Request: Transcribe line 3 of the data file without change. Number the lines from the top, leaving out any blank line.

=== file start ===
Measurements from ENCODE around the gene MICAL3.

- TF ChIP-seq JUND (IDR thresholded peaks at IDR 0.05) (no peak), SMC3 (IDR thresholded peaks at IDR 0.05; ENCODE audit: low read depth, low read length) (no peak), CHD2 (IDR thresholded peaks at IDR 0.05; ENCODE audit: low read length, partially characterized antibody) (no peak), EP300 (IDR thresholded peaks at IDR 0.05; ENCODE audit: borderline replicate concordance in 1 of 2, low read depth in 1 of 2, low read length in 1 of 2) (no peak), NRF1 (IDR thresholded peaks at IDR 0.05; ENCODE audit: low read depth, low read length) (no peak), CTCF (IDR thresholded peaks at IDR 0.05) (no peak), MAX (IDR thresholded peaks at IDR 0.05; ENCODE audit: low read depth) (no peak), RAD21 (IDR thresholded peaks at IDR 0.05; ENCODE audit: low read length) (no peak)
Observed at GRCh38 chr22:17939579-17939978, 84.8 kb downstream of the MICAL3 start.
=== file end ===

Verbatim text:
Observed at GRCh38 chr22:17939579-17939978, 84.8 kb downstream of the MICAL3 start.